Inside Out: The Relationship between Inner and Outer

By Gary Friedman

As human beings, our experiences shape how we understand not only our own contexts, but those of the people we engage with. Accessing self is an oft ignored central skill in conflict resolution, one that expands our repertoire of how to help people we are working with, rooted in a place of understanding our reactions to people. 

Working with people in conflict evokes our own emotions, including difficult ones, and accessing self in the midst of a conflict can help keep us from acting on reactions that can hinder the help we are trying to provide to conflicting parties. Furthermore, this provides a central place for us to return to, without holding other people in narrow contexts. 

We can learn much about what is happening inside of us through our physical reactions—the mind can fool you, but the body doesn’t lie. The ability to regularly and easily know what is inside of us requires focus that can be honed through meditation. Finding a deeper place inside ourselves where our motivations to mediate conflict have taken root offers a stable foundation we can return to and helps avoid burnout.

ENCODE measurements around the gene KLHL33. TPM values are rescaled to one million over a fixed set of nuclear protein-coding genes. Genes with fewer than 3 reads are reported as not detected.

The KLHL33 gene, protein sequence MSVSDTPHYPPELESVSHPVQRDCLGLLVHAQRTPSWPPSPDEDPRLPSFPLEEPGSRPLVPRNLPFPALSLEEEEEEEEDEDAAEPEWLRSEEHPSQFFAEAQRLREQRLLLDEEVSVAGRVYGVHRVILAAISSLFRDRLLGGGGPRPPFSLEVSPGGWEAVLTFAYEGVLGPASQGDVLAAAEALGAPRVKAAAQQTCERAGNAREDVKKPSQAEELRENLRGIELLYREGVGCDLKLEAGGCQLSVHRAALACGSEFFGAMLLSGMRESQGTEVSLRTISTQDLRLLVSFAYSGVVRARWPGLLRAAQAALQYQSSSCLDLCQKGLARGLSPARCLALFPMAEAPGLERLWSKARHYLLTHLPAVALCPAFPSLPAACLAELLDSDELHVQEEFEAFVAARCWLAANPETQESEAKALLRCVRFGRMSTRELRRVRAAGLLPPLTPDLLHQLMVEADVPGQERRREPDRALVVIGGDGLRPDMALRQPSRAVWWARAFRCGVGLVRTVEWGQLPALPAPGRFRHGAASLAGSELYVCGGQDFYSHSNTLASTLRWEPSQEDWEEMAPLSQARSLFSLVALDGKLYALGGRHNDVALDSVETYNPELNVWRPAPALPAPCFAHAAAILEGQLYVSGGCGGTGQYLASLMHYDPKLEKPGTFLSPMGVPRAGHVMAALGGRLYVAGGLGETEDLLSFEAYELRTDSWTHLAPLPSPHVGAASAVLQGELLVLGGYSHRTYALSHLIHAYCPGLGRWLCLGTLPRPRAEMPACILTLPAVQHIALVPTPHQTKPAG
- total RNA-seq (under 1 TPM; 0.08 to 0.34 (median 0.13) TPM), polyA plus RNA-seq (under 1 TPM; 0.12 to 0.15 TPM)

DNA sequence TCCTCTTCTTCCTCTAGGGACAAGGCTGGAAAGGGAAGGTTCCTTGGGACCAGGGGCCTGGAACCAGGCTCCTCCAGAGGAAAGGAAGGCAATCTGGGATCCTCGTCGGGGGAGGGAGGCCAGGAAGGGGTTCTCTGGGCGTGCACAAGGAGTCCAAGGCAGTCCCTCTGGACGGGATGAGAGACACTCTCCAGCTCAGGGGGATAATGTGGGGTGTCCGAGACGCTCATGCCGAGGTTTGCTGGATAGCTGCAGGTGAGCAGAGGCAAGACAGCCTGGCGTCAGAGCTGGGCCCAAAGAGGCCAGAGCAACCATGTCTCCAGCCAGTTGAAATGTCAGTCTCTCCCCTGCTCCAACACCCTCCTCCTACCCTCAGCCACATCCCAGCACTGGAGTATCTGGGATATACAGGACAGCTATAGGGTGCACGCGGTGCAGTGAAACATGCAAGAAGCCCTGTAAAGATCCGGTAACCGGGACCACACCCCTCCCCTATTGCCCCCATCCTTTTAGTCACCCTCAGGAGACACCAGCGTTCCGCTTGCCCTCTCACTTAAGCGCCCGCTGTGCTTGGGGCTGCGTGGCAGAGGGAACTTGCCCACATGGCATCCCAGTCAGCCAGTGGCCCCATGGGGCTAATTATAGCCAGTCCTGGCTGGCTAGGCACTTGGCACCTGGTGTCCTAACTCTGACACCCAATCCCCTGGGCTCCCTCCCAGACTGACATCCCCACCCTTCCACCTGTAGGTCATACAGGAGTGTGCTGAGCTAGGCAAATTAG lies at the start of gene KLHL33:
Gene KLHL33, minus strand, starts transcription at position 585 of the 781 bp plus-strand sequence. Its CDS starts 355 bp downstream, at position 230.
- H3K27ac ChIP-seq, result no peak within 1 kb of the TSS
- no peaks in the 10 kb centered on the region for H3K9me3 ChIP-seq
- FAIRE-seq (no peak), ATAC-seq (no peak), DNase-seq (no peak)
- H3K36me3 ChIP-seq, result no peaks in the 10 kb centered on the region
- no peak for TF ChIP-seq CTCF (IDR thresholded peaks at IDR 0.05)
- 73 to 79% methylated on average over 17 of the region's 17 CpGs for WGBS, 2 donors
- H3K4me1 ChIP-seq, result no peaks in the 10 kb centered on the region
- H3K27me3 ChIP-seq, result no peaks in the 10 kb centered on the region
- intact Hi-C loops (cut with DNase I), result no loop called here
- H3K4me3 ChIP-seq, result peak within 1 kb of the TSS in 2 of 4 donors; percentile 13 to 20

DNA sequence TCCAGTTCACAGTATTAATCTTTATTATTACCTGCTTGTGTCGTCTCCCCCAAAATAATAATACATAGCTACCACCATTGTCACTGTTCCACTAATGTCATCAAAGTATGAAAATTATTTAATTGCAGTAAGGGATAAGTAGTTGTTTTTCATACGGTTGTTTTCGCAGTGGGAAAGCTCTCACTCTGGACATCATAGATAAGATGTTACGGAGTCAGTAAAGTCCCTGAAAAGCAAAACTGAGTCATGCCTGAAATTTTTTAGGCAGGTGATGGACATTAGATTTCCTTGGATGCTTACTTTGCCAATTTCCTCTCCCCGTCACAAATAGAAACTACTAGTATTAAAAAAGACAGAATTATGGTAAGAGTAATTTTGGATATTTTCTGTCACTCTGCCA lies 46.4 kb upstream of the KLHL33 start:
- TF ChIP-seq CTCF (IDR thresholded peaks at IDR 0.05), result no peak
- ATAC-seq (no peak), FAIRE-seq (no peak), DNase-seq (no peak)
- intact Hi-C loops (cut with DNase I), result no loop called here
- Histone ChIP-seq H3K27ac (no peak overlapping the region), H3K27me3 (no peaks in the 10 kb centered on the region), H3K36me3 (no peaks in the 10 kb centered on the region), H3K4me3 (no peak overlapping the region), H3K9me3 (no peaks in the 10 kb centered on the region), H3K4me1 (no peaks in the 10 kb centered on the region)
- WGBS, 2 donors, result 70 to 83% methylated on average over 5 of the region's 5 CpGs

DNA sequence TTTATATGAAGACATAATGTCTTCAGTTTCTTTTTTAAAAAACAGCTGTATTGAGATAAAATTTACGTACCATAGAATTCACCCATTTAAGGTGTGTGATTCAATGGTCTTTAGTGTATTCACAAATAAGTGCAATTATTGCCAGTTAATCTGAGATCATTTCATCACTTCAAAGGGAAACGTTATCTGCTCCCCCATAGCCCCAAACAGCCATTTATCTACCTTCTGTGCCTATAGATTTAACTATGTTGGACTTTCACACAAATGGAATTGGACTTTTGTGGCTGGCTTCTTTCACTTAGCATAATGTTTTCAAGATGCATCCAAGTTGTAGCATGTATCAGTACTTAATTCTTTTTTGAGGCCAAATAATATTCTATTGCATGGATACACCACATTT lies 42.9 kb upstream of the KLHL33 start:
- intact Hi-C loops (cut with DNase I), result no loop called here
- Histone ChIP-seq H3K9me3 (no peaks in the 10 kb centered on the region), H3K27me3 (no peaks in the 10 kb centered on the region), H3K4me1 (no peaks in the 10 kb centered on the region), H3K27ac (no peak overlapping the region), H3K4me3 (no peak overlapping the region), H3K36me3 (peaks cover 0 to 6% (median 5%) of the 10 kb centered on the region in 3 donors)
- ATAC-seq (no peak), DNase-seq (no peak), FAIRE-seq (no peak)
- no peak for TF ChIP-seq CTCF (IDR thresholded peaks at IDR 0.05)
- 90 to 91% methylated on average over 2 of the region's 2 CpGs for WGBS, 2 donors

In the Understanding-Based Model, we also take a systemic approach, “going down the V”, that helps us deal with strong reactions that can create blocks between and even alienate the people we work with. As tensions and turmoil rise in conflict, we are less susceptible to being swept away by the things that can affect us—such as feeling a need to take over or to withdraw completely. Through accessing self, we can return to operating in a way we want to work with conflict. 

To learn more about how to work from the inside out, consider joining Norman Fischer and I for our webinar on November 9. We will show the systemic way the body is the entry point for us to deepen ourselves from a place not obscured by our own reactions and inability to see what is happening outside ourselves. We will also talk about dealing with discomfort, as well identifying and working with bias towards parties.